Product keys / trial
How can I make my application require a product key?
And how can I make a trial or beta version that lasts for a limited time?
Thanks in advance.
As far as I know, windows applications with time limit store values in windows registry, so they know when the application were installed and how much time is still available. Another approach is a license file. If it is absent or its fields are invalid then the application is not launching at all or has limited functionality.
Please remember that those protections will be very easy to overcome.
If you don’t have 1 million budget (well, a little less ;) to write proper cryptography for the application, I think you’ll be best off with simple cd key protection. Even better would be: no protection at all!
But you didn’t ask that and I won’t fight about that now… I think this information could be nice in the Wiki too.
I assume your application is not open source, so you can illusionary protection against most simple attacks. Meaning, the application will be cracked anyway, given it gets popular.
There is few approaches you can use to store data about trial and registration of the program. Most easiest is just to use QSettings to have data about CD key that will be then saved and stored in the computer. If this data is completely missing, there maybe should be a backup field somewhere, maybe even in the actual program, if you can afford/be allowed to modify your own binaries to look if the trial has already started. If this modification is not present, you can assume trial has not yet been started.
Of course, that way has certain flaw: if someone finds out this flag, it can be used to create crack that will just null that status prior launching.
Actual CD key data in QSettings should be encrypted using some data that will need bruteforce to decrypt. Then one can check using this data if the copy is legimate and belongs to this user.
Finally there is another, simple but requires a bit more heavy cracking to override, way to implement protection: require network for authentication. This way you can use your own server to identify, perform calculations and handle user accounts without need to entrust this data to computers of users.
You can either just put users to register online and use that data to customize a package for the user or write online registration to the application.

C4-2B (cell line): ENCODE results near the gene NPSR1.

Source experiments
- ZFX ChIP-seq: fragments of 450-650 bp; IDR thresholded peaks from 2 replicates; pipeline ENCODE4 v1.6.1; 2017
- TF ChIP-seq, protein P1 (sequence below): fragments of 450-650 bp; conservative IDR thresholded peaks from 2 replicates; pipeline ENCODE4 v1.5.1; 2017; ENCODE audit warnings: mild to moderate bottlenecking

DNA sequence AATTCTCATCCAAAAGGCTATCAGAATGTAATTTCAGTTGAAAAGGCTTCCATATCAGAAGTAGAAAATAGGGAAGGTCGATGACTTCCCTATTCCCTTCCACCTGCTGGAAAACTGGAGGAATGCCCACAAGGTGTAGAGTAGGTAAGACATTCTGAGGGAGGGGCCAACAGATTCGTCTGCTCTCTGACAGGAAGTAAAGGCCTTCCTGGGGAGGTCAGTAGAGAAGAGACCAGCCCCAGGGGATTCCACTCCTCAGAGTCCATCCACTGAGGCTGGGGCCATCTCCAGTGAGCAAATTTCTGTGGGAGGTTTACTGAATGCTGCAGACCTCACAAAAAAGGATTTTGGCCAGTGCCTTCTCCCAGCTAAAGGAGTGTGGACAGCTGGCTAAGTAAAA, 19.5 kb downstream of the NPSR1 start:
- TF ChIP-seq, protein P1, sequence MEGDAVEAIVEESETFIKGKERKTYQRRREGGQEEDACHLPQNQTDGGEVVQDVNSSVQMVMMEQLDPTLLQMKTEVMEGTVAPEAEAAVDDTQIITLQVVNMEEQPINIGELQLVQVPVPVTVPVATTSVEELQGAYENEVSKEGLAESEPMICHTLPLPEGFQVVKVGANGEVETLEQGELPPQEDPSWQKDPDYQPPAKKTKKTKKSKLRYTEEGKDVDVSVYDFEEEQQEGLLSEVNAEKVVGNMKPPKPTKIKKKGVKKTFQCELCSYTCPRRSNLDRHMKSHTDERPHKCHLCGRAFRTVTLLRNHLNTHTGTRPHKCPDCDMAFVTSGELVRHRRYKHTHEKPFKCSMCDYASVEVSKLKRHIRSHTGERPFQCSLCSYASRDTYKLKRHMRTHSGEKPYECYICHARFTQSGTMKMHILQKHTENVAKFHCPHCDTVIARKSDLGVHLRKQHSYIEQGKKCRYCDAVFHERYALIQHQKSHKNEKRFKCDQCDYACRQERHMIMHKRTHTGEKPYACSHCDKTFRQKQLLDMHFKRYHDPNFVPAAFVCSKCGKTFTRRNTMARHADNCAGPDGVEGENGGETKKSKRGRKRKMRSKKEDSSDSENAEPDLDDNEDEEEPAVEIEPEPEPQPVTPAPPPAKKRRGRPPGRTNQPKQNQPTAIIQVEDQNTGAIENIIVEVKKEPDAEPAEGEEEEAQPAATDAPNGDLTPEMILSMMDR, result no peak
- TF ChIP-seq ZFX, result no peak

In principle, you can, yes. Just get one that supports some kind of scripting and some form of database, like any LAMP host offers. As Smar illustrates: it will be hard, and I mean, really hard, to make your application really secure. If there is enough interest in your application, you can be sure it will be cracked. Online verification can also be cracked in various ways, from intercepting the network traffic to disabling the check from your program completely and probably many other ways.
The basic idea is to make sure that neither the data that you send to the server, nor the reply from the server is predictable. You’ll have to setup some challenge/response system for that. To make it harder to listen in, you may want to do that over an SSL secured connection. However, please think about if you really want to force your users to have a live internet connection the whole time your application runs.
And so are Blu-Ray and HDCP and AES or you-name-it.
szh1: I suggest not to do online activation unless you can afford to put million euros to it. Seriously, I mean it. Million euros. To get your own servers, backup servers, DDoS resistant servers, and guys to maintain them.
And someone to do some serious cryptography to protect your application, or whole protection will be completely useless, equally useless as offline activation.
For failed online authentication, you can point your eyes to Ubisoft’s latest games. Cracked in few days, so practically only giving problems to people not using the crack.
Give the application only to the users who has bought it.
If you really want to ease your boss, just add simple cd key with mentioned technologies, it shouldn’t annoy users too much and is relatively easy to implement so that 15 year old kids won’t crack it in a hour, but I think you should consider just making application available to only people that has actuallly bought it.
This brings us back to the trial thingy: If you need a trial, implementing this cd key thingy may be wise, because then you could just release one binary that can be upgraded to full version if user wants. This can be cracked and then simply copying new executable from the crack will get all features to work. Or if the application is only one executable, just that can be distributed…
Another way to distribute trials is to have two different executables, one containing only trial stuff and one containing full features. With 30 day trials former option is maybe better for users.